MS ExplainedBowel problems
In the healthy bowel, once food has passed through the digestive system, waste material is collected in the colon where it forms into stools. When the colon is stretched to a certain size, nerve responses trigger a reflex process that causes a bowel movement. The stool is passed into the rectum - the area occupying the last six inches of the digestive system. As the rectum fills, it triggers another reflex action that causes the stool to pass to the anal canal.
The anal canal is about an inch long with a valve, or sphincter, at each end. The internal sphincter, which separates the anal canal from the rectum, is opened by an involuntary reflex action under the control of the spinal cord. The external sphincter can be controlled to prevent inappropriate defecation. When someone wishes to defecate, the external sphincter is relaxed and they 'bear down' - increasing the pressure in their abdomen to help push the stool out.
Although the causes of bowel disorders in MS are not fully known, it is thought that damage to nerves controlling different parts of this process can lead to different bowel problems.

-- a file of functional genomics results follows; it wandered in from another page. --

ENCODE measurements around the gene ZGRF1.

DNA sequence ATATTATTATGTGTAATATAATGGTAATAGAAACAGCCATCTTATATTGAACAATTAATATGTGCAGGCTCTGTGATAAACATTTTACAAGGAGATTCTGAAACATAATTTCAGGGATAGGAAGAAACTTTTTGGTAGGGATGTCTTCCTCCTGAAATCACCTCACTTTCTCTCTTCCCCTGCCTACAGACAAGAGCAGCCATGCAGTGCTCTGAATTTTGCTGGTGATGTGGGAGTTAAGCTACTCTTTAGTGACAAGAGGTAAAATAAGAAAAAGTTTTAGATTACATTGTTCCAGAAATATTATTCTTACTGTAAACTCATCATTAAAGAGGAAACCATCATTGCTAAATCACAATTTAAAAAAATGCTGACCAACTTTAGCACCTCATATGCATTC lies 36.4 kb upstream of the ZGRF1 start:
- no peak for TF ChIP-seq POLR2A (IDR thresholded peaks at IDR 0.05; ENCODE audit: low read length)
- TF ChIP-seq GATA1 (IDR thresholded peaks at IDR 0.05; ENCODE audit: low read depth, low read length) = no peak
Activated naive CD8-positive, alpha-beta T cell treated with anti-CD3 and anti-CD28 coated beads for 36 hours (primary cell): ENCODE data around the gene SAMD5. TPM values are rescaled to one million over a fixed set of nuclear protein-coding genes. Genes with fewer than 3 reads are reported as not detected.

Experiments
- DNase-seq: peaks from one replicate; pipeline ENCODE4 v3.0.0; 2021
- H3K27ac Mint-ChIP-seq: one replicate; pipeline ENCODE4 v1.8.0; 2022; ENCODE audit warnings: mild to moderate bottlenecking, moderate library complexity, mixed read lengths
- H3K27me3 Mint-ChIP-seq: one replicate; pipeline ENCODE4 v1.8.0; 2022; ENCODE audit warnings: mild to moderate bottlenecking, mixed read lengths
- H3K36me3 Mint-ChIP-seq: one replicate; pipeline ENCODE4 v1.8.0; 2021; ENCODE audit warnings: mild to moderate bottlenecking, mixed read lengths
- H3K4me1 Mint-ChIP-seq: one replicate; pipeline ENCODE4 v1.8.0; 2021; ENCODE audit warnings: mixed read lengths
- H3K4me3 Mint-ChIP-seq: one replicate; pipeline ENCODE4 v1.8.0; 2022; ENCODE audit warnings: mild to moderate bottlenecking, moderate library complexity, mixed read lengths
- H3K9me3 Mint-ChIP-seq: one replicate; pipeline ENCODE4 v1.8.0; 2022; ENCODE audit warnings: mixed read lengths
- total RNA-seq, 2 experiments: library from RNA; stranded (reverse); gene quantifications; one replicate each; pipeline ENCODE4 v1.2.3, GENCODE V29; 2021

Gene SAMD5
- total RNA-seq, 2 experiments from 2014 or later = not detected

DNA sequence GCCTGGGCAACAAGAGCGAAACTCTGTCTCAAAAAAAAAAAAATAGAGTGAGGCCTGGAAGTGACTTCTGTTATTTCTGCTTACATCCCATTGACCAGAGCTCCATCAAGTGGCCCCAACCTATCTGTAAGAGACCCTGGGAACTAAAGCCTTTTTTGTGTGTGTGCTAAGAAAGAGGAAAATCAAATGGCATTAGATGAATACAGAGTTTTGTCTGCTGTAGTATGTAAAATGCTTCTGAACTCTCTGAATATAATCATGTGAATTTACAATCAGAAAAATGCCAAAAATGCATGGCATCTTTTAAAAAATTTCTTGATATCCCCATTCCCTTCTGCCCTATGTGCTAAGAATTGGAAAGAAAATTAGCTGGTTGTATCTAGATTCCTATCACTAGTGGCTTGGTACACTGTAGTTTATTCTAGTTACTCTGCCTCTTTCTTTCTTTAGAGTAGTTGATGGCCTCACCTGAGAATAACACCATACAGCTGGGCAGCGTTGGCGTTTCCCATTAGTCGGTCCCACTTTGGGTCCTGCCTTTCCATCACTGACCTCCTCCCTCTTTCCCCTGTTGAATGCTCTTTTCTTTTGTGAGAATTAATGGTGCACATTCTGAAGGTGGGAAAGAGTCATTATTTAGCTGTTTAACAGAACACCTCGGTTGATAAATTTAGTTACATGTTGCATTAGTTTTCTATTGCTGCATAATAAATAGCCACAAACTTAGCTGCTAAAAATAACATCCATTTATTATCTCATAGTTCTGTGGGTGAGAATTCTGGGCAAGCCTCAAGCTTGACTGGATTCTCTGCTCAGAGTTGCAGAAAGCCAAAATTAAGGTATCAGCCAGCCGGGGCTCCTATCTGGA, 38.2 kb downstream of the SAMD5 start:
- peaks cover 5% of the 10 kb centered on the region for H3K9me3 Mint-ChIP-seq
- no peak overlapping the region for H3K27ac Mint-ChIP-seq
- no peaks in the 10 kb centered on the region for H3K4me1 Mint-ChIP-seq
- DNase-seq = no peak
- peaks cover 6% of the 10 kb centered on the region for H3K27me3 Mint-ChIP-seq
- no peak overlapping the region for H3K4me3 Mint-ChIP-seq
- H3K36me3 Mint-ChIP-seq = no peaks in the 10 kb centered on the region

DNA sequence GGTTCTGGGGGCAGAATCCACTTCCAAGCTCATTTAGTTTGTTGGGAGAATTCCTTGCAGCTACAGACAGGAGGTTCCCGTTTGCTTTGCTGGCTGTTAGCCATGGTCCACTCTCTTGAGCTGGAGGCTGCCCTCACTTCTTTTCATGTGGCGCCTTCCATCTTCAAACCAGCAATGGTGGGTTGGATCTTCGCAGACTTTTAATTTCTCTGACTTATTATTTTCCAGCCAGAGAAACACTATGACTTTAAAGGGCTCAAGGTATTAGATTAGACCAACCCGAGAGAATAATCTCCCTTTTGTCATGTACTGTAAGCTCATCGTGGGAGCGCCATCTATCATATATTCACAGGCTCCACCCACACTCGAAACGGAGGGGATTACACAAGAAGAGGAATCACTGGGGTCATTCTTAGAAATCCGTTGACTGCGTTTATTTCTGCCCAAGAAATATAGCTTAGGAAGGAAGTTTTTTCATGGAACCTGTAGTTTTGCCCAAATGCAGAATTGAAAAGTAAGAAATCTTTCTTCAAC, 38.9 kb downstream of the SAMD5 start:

Constipation can be caused by interruptions to the sensory messages from the colon or rectum that signal fullness. The body does not realise that there is a need to move the stool on to the next stage in the process.
Constipation can also be due to the slowing down of the digestive process that can occur in people who do not undertake much physical activity or who can not bear down with sufficient pressure due to weakness.
Not drinking enough can also cause constipation. As food passes through the body, water is extracted. If there is not enough fluid in the diet, by the time food reaches the end of the process, it has become a dry, hard stool which does not move as easily through the system.
Faecal incontinence is the inability to control defecation. This happens when damage to nerves occurs between the reflex area in the spinal cord and the areas of the brain that give voluntary control to bowel movements. This does not necessarily mean that the individual experiences diarrhoea, but if this lack of coordination affects the parts of the process where stools are formed, it can result in ill formed and runny stools.
Faecal incontinence can also be caused by constipation. A build up of constipated matter can sometimes mean that the sphincters in the anus and the rectum do not close properly, allowing runny stools to escape around the blockage.
- More information from the MS Trust
- Bowel problems factsheet
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